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Join Date: Jun 2009
Location: Northern Berks County, PA
You're into archery, correct?
Look at entry level bows. The basic, very basic, entry level bows.
Now look at the bows you really like and want to shoot.
The same pattern holds true with flintlocks.
I'm not sure I really understand the concept of pellet based propellant in a flintlock. While convenience is a compelling idea, when you have to drop loose powder down first to get reliable ignition, it seems to me you've tossed convenience.
Regardless, if you use speed loader tubes with premeasured powder charges, and you practice, you can reload pretty quickly. A push-through speed load tube reloads as fast, or faster, than anything else I've seen. You uncap the end, dump in the main charge, run your rod down through the tube to start the ball/patch, then seat it and pull off the tube. It's literally just a few seconds. So I don't know what using pellets actually gains?
I'm also not really a fan of any substitute propellant in a flintlock. Again, I fail to see the point. You have to clean the bore when you shoot all of them, so if you gotta clean, then why quibble over the degree of dirty it is...?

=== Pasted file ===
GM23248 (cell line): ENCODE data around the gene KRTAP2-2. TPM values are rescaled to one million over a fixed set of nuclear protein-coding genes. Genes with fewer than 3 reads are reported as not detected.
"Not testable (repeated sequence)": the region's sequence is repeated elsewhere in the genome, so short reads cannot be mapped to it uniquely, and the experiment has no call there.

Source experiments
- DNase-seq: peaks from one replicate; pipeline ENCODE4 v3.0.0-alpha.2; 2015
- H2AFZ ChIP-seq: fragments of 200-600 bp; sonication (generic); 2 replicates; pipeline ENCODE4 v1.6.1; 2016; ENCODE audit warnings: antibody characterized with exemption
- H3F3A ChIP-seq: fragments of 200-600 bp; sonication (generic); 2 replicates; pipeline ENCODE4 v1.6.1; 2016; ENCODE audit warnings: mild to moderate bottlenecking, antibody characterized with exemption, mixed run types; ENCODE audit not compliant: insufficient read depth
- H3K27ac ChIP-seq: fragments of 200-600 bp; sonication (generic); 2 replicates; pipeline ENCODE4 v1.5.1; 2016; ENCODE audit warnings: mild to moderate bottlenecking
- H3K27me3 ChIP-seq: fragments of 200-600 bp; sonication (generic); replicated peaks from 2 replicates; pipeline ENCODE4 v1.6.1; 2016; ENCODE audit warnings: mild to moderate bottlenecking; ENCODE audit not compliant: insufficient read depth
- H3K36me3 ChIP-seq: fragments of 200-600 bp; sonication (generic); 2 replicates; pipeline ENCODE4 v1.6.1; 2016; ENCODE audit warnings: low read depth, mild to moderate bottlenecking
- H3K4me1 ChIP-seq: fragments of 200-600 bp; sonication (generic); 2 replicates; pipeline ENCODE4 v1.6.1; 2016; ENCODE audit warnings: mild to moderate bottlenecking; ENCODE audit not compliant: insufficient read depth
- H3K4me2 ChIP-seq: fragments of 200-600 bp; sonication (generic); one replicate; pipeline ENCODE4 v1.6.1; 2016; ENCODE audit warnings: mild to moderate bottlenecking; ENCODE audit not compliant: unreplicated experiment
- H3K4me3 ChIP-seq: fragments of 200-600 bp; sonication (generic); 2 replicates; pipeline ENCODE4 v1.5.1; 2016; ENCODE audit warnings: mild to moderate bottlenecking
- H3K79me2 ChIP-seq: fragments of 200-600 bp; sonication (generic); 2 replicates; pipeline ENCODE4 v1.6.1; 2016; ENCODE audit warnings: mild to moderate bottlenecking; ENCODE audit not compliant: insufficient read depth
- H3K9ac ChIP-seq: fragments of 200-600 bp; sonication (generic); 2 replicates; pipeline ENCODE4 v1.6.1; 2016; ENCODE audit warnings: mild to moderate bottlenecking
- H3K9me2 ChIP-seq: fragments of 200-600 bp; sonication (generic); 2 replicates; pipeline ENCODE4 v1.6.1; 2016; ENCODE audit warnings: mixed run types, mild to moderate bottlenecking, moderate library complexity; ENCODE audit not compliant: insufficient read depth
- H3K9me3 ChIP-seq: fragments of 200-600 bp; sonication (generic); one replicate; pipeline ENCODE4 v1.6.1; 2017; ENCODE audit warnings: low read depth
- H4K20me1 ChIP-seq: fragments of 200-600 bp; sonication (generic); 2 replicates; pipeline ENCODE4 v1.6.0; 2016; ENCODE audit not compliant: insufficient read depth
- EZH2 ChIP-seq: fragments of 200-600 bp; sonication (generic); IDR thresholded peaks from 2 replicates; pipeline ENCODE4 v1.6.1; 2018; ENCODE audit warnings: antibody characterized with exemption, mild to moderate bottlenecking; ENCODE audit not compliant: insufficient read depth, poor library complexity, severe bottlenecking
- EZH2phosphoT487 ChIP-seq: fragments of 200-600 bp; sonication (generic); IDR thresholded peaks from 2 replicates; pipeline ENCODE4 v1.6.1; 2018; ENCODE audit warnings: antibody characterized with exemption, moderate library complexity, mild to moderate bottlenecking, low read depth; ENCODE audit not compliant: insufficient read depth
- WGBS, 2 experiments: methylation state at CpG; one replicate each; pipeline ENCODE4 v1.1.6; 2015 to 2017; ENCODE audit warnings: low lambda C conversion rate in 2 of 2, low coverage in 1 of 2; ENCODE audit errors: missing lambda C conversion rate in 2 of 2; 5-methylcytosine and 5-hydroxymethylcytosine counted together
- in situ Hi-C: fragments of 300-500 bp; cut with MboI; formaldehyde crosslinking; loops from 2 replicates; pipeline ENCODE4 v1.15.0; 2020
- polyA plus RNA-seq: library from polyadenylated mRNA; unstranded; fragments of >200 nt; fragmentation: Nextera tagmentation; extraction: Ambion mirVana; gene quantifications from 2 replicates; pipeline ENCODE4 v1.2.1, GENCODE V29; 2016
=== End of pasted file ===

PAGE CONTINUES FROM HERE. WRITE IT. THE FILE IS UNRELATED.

My strong suggestion is just use black powder and be done with it.
The concept of a stainless gun in a synthetic stock seems good when you view it like you view a bolt action. In a flintlock? Meh....if it just is what you like, go for it, but the whole "all weather" thing in a flintlock is much less limited by your ability to make the lock work in wet weather than any impacts the weather has on the stock or the metal finish.
The advice about refining the pan/frizzen fit is good advice. You can also use petroleum jelly and/or lip balm to smear along the seam of the frizzen and pan, which helps isolate the priming charge from wet elements.
I use real BP and I have been out in rain and foggy weather with zero ignition issues.